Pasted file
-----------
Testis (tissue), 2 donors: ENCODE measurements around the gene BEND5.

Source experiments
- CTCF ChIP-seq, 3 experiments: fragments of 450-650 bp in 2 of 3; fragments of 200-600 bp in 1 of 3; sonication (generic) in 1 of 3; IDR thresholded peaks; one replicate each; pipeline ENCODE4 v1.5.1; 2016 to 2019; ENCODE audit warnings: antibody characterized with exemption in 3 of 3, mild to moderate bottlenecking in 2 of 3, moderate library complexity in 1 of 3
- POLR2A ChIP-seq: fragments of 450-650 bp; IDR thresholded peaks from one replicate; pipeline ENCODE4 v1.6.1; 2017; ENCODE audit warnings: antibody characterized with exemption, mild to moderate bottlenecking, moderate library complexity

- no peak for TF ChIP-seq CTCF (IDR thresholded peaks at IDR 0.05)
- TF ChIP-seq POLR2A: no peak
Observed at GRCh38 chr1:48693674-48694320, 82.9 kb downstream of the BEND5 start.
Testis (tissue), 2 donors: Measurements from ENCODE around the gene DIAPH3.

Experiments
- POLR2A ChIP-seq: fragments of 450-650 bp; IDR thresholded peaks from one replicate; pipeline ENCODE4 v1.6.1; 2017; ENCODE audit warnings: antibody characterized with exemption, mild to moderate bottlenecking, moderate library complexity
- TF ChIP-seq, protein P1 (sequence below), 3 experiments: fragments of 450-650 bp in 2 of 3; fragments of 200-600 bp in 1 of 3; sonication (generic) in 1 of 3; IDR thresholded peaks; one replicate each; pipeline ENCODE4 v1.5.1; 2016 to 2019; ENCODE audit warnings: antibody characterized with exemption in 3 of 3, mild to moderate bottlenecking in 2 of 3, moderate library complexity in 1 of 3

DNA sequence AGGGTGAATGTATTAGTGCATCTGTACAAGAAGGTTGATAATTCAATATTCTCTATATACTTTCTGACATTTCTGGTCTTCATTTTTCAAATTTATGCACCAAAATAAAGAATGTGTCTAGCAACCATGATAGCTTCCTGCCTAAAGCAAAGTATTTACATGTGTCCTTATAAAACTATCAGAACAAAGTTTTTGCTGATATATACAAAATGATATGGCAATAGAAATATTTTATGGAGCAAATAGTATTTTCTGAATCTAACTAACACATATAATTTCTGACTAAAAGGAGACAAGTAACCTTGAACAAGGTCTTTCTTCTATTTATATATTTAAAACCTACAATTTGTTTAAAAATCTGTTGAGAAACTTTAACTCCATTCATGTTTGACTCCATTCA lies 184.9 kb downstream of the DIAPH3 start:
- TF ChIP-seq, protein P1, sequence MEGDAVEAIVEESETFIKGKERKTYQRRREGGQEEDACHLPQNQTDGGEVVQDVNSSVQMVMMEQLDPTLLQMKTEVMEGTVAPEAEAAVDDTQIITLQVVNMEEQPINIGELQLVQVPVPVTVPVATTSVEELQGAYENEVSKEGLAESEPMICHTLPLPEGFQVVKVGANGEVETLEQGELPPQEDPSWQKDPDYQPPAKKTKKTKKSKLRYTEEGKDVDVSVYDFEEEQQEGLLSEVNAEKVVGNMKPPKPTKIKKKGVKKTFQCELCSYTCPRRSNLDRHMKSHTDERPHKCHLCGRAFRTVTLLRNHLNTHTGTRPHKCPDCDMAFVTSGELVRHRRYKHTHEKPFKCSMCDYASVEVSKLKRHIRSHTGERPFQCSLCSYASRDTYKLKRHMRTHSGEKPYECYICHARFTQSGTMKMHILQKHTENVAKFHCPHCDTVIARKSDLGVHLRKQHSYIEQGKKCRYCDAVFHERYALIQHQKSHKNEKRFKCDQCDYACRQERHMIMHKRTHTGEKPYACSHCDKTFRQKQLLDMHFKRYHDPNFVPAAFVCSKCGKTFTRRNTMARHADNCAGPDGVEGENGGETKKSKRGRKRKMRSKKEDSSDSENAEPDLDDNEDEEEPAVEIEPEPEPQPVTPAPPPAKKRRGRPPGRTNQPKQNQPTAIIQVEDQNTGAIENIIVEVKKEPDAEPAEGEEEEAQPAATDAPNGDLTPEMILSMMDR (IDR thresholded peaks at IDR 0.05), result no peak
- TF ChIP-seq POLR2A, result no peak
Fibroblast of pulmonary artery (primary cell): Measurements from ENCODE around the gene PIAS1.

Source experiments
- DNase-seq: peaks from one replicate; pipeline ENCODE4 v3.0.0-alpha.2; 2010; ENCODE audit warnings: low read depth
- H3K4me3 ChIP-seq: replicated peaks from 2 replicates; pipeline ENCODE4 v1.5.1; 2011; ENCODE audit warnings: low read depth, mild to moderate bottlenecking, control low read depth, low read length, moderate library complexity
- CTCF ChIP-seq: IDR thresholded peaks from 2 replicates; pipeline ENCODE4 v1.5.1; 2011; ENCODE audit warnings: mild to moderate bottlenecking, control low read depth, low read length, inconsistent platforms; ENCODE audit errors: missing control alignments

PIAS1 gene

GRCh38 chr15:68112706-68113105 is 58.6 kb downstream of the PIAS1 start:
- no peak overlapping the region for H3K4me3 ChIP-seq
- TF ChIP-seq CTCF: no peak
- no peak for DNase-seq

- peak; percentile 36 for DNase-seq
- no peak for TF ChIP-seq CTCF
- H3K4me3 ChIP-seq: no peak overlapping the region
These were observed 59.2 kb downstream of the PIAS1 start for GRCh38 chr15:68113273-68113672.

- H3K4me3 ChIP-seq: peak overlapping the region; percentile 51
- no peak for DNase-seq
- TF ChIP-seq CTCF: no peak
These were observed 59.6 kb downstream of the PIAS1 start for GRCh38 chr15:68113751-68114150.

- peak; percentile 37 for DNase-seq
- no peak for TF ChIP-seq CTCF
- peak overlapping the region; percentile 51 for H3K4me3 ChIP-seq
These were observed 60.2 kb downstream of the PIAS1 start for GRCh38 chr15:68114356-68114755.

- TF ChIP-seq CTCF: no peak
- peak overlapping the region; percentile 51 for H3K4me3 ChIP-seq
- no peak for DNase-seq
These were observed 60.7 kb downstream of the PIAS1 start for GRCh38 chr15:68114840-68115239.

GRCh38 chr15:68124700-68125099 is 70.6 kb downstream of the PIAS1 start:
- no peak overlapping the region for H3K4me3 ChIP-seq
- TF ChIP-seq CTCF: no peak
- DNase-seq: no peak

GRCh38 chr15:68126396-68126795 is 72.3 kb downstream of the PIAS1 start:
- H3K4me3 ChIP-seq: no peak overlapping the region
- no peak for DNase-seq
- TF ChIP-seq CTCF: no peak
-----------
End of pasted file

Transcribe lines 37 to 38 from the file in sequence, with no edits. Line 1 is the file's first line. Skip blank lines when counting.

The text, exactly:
- TF ChIP-seq CTCF: no peak
- peak overlapping the region; percentile 51 for H3K4me3 ChIP-seq